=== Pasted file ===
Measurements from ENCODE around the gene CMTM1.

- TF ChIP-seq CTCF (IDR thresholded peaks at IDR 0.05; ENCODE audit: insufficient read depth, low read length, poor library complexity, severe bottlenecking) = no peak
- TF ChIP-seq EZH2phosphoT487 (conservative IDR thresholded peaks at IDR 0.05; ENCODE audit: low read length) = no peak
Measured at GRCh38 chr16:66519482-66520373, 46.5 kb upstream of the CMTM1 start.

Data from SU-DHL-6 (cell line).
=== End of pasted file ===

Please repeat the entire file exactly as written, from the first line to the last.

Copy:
Measurements from ENCODE around the gene CMTM1.

- TF ChIP-seq CTCF (IDR thresholded peaks at IDR 0.05; ENCODE audit: insufficient read depth, low read length, poor library complexity, severe bottlenecking) = no peak
- TF ChIP-seq EZH2phosphoT487 (conservative IDR thresholded peaks at IDR 0.05; ENCODE audit: low read length) = no peak
Measured at GRCh38 chr16:66519482-66520373, 46.5 kb upstream of the CMTM1 start.

Data from SU-DHL-6 (cell line).